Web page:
Norway ski star banned from Olympics over lip cream

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Norwegian cross-country skiing champion Therese Johaug is set to miss the PyeongChang Olympics over lip cream.

Johaug, a triple Olympic medalist and seven-time world champion, tested positive last September for a steroid found in a cream given to her by a team doctor to treat sunburned lips.

Johaug claimed the doctor told her it was OK to use, but she failed to check clear warning labels and was suspended all last season up to this November.

On Tuesday, the Court of Arbitration for Sport extended her current doping ban into April, through the Olympics in February.

The court ruling came after an appeal by the International Ski Federation, which felt the original 13-month ban handed down by Norwegian sports officials was too lenient.

“I am heartbroken,” a tearful Johaug said at a news conference within an hour of the announcement, according to The Associated Press. “I had a dream to get to the Olympics. I think it is unfair, I feel I was unfairly treated.”

Norway’s Olympic Committee had previously banned the 29-year-old from October 2016 to November 2017, saying she was not at significant fault.

“I am not guilty. I asked the [team] doctor, and he said it was not on the doping list,” Johaug said at an Oct. 19 news conference, wiping tears away with her hands (video here), according to the AP. “And he said no.”

In March, the International Ski Federation appealed for a longer ban of 16 to 20 months, which would rule her out of the Winter Games. The federation argued that Johaug deserved more fault in part because the medication was “unknown to her and was purchased in a foreign country.”

A Court of Arbitration for Sport panel decided to give Johaug an 18-month ban for her negligence in missing a clear warning label listing the banned substance.

“Johaug failed to conduct a basic check of the packaging, which not only listed a prohibited substance as an ingredient but also included clear doping cautionary warning,” the court said in a press release.

Though Johaug had an “otherwise clean anti-doping record,” the panel chose to follow the letter of the World Anti-Doping Code, which calls for a 12-to-24-month suspension in this type of case.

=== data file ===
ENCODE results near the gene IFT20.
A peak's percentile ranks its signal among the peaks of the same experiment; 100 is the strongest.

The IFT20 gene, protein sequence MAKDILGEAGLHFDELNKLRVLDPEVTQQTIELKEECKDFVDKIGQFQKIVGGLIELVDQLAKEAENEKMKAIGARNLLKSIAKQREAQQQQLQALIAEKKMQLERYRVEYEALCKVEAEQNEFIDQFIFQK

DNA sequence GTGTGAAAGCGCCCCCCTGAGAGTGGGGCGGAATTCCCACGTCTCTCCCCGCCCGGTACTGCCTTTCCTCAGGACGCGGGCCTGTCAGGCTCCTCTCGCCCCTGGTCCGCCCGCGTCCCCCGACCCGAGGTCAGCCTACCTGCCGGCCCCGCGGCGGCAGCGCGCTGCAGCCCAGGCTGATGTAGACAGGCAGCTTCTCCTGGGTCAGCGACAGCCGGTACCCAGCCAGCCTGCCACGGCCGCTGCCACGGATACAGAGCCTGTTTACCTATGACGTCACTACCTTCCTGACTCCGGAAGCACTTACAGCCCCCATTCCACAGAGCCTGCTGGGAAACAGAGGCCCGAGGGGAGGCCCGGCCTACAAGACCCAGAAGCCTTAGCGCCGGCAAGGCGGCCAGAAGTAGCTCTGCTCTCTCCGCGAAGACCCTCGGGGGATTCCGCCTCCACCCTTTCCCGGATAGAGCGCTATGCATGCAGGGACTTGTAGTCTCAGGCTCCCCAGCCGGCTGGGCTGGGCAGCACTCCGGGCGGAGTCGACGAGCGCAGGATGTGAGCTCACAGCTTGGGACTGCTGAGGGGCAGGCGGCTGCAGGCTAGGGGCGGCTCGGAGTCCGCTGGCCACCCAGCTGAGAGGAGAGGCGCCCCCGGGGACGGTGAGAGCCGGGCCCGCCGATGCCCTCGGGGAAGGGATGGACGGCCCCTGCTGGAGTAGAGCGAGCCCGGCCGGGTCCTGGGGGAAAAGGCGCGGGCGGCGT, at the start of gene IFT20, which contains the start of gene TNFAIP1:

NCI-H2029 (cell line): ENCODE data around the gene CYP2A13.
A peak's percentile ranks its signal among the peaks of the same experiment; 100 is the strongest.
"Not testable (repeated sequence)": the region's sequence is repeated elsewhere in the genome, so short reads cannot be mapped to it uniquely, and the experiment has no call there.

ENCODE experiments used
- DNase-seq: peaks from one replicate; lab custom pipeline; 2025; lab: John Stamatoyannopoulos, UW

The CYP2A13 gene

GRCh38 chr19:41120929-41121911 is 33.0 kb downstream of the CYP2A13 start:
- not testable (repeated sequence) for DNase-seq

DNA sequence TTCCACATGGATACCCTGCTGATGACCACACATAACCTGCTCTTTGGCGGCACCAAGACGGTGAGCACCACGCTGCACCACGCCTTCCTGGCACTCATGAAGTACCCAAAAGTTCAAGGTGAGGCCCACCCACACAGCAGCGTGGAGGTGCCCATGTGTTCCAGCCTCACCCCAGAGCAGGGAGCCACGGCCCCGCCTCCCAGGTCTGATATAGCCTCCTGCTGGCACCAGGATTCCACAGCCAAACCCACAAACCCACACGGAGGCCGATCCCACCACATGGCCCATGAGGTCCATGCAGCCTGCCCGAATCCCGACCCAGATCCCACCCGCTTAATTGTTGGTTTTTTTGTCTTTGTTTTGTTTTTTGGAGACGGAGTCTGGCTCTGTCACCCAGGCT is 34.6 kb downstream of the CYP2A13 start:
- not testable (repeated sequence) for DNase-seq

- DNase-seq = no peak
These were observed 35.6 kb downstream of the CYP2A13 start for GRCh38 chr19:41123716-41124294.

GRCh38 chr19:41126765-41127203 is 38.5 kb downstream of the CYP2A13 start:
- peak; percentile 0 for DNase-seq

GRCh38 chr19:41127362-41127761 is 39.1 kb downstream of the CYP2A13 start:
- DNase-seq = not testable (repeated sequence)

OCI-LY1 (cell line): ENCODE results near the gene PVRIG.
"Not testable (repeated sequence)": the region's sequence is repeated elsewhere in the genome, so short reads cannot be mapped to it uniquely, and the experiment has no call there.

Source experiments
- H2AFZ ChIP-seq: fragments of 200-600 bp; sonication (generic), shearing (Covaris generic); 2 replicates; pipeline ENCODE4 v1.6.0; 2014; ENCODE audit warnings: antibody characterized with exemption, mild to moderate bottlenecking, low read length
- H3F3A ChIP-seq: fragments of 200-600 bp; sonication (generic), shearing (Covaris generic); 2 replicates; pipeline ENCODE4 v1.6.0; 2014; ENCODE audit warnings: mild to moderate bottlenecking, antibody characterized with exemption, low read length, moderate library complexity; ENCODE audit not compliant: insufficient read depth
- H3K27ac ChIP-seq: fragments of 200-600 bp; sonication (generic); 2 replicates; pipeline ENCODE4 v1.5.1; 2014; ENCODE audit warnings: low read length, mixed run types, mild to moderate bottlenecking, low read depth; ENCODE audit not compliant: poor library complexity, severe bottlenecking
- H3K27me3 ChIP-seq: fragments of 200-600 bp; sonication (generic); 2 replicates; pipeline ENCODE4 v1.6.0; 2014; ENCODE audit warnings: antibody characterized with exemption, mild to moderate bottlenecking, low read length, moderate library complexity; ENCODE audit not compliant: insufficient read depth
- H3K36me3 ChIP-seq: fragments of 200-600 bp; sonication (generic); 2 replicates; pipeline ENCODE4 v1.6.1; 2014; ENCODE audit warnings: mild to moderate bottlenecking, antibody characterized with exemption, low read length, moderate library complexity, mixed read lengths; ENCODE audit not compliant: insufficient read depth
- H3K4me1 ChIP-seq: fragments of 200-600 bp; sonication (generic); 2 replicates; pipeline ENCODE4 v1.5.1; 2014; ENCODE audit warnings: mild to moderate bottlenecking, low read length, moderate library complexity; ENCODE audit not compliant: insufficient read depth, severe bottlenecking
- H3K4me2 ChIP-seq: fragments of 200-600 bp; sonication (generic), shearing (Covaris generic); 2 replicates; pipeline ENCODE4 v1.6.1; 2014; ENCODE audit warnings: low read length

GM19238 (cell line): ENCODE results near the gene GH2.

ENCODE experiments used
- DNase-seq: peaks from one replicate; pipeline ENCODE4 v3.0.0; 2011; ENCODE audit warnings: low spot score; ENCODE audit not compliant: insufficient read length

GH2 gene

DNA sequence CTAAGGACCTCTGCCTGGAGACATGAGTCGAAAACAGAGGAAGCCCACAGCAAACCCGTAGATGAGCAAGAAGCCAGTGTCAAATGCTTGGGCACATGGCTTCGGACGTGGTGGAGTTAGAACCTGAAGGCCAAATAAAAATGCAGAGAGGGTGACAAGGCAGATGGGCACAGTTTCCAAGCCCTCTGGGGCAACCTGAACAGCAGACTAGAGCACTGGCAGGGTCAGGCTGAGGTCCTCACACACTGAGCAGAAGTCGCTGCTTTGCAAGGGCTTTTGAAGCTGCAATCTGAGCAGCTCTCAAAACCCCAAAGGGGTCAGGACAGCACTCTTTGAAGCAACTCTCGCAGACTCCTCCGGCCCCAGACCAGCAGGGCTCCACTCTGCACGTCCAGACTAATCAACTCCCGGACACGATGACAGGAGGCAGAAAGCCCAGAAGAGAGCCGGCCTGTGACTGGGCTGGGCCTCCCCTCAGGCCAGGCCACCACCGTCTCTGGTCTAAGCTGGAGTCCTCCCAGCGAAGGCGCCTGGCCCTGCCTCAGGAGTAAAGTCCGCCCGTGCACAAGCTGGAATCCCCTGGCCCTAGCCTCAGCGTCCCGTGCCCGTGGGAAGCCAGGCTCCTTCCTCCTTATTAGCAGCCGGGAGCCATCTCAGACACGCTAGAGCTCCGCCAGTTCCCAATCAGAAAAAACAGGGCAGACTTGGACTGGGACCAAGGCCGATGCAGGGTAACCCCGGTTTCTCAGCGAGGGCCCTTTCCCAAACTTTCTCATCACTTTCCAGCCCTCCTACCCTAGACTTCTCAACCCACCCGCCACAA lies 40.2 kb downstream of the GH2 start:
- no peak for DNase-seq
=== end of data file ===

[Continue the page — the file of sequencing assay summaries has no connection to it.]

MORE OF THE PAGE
Johaug was the world’s top cross-country skier in 2015-16, winning the World Cup overall title.

In her absence, two other Norwegians starred last season — Heidi Weng and 10-time Olympic medalist Marit Bjoergen, who was coming back from childbirth.

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MORE: U.S. cross-country skiers mark most successful world champs

Summer McIntosh, Canadian teen swimmer, caps record year with another historic time

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Summer McIntosh swam the fourth-fastest 400m individual medley in history on Friday, capping a year that already included world titles, Commonwealth Games titles and a victory over Katie Ledecky.

McIntosh, a 16-year-old Canadian whose mom swam at the 1984 Los Angeles Olympics, won the 400m IM in 4 minutes, 28.61 seconds at the U.S. Open in Greensboro, N.C. She prevailed by a Ledecky-like 13.24 seconds, breaking her own national record that was previously the fourth-fastest time in history.

“It’s still pretty early in the season, so I didn’t really know what to expect going into it,” she said on Peacock.

The only two women who ever went faster in the event known as the decathlon of swimming are Olympic gold medalists: Hungary’s Katinka Hosszu (world record 4:26.36 and 4:28.58) and China’s Ye Shiwen (4:28.43).

McIntosh has come a long way in a short time. Three years ago, she put all her eggs in the 1500m freestyle basket, thinking it was her best shot to merely qualify for the Tokyo Games in 2020. The one-year Olympic postponement was a blessing.